GoPro cameras are already being used in incredibly innovative ways. So why not GoPro consumer drones? (GoPro/AP)

In order for any consumer technology to go mainstream, it needs one tech giant to emerge as its innovation champion. In search, it’s Google. In social networking, it’s Facebook. In digital music, it’s Apple. In e-commerce, it’s Amazon. And now the consumer drone market might one day have GoPro, the wildly popular action camera maker that just went public in June.

According to a credible report from the Wall Street Journal, GoPro is considering the launch of its own line of multirotor consumer drones priced between $500 and $1,000 by late 2015. While GoPro hasn’t officially confirmed or denied the report, they have joined a Washington-based drone-lobbying group, the Small UAV Coalition. And moving into consumer drones would be a likely next step for them, given the popularity of aerial photography for GoPro users.

Almost overnight, GoPro would become the odds-on favorite to become the leader and champion of the fast-growing consumer drone market. According to Teal Group, an aerospace research firm, the worldwide UAV (unmanned aerial vehicles) market – including both military and civilian drones – is expected to nearly double in size over the next ten years, from $6.4 billion to $11.5 billion.

Right now, military drones account for 89 percent of that total, so the total worldwide civil UAV market is relatively tiny, approximately $700 million. The consumer drone market (i.e. the market for personal, hobbyist drones and not the market for mapping or search-and-rescue drones) is even tinier, estimated by the Consumer Electronics Association to be $130 million in 2015. To put that number into context, GoPro’s sales through the first nine months of 2014 — $763 million — is almost six times the size of the personal drone category and bigger than the size of the entire worldwide civil UAV market.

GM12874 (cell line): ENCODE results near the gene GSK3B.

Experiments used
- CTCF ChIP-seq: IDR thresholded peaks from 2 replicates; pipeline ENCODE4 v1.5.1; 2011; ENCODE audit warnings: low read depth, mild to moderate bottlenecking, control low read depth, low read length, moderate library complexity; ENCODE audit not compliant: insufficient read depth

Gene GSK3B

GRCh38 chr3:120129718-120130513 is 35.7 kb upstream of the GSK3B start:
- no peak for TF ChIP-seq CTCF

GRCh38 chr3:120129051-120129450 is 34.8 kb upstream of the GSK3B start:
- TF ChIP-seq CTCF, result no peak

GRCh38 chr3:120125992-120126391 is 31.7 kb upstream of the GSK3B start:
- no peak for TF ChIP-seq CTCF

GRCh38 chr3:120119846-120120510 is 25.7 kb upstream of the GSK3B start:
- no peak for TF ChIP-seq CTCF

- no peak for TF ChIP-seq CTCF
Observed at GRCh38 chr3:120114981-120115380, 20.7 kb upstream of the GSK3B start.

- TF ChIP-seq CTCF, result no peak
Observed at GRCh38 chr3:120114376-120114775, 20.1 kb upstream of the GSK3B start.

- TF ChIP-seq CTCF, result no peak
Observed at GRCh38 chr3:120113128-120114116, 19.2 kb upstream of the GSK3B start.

So whom would GoPro have to knock off in order to become the undisputed champion of the consumer drone market?

There are three consumer drone manufacturers that are considered the industry leaders – China’s DJI Innovations, France’s Parrot and California’s 3D Robotics (founded by former Wired editor-in-chief Chris Anderson). According to industry estimates, DJI posted $131 million in annual sales in 2013. The next closest competitor is France’s Parrot, with $53.35 million in sales in fiscal 2013.

There’s not a single U.S. tech giant in the consumer drone market. in other words, there’s no Apple waiting in the wings with an Apple Drone to take on GoPro. While both Facebook and Google acquired drone companies in 2014, and Amazon seems to be embracing drones for commercial deliveries via Amazon Prime Air, none of them has created a drone that consumers can walk in and buy at a retail store. And even market leader DJI could be ripe for the picking, given that the company only launched its Phantom quadcopters in 2013 – hardly enough time to gain true brand equity in the marketplace.

At the end of the day, if American consumers had the chance to choose between “designed in the USA” (GoPro) and “designed in China” (DJI), which one do you think they’re going to pick?